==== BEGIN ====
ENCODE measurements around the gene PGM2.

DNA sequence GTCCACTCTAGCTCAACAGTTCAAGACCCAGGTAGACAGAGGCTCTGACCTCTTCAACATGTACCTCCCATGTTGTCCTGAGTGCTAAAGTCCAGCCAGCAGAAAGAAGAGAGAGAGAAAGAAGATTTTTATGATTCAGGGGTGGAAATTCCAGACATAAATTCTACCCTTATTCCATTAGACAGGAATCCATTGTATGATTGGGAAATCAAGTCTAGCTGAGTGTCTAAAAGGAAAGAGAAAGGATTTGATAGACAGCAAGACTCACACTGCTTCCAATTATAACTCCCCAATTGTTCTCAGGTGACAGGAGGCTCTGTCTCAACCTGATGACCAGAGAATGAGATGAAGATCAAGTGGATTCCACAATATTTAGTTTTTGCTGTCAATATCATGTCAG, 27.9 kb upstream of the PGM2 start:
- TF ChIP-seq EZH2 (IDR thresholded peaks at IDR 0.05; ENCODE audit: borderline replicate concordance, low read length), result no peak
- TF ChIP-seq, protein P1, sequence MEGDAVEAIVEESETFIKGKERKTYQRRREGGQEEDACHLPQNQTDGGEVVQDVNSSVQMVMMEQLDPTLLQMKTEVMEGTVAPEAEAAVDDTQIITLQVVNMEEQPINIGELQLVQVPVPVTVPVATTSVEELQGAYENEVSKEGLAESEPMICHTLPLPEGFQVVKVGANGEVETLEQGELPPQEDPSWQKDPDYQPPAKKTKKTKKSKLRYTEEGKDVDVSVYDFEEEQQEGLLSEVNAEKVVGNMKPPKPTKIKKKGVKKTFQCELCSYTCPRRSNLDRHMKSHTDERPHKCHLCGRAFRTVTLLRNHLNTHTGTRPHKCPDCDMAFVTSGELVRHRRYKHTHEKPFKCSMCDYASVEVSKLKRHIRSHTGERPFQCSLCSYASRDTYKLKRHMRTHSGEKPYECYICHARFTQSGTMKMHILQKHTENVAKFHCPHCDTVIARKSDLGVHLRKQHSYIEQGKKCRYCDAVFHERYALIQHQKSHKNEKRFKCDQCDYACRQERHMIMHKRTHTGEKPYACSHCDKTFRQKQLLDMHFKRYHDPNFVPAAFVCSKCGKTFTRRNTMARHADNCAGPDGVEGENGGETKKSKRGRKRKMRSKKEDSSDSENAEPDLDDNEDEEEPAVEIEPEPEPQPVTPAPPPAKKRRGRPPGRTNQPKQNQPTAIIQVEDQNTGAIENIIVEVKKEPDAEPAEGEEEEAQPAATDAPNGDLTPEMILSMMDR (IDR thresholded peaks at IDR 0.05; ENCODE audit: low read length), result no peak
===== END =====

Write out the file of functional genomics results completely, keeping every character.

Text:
ENCODE measurements around the gene PGM2.

DNA sequence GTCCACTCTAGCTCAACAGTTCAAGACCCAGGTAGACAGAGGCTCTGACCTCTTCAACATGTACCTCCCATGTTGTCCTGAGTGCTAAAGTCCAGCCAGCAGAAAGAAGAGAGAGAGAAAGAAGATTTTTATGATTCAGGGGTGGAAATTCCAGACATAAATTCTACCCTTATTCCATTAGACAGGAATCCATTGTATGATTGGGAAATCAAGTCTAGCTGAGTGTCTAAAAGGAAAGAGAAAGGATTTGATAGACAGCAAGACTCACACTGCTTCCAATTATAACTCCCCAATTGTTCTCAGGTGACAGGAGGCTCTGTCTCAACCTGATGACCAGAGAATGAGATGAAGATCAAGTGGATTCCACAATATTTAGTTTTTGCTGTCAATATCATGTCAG, 27.9 kb upstream of the PGM2 start:
- TF ChIP-seq EZH2 (IDR thresholded peaks at IDR 0.05; ENCODE audit: borderline replicate concordance, low read length), result no peak
- TF ChIP-seq, protein P1, sequence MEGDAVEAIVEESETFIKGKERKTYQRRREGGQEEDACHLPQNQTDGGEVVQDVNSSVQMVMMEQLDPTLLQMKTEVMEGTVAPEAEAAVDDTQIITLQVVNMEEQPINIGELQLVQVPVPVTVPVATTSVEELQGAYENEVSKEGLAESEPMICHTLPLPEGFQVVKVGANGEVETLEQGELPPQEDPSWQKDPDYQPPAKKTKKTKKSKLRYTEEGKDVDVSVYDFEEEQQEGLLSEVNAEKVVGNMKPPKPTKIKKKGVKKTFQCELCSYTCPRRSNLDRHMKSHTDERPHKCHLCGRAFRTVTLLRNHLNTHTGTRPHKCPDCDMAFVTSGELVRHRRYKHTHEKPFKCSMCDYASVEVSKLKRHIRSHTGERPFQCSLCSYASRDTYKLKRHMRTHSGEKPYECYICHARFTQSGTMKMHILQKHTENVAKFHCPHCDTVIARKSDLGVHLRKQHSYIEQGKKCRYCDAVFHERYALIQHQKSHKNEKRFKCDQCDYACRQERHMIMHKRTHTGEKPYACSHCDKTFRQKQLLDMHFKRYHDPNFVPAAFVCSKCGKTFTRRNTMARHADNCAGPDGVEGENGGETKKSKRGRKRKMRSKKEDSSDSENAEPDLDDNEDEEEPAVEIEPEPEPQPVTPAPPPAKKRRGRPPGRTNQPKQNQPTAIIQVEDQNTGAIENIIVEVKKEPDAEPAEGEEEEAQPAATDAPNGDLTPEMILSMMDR (IDR thresholded peaks at IDR 0.05; ENCODE audit: low read length), result no peak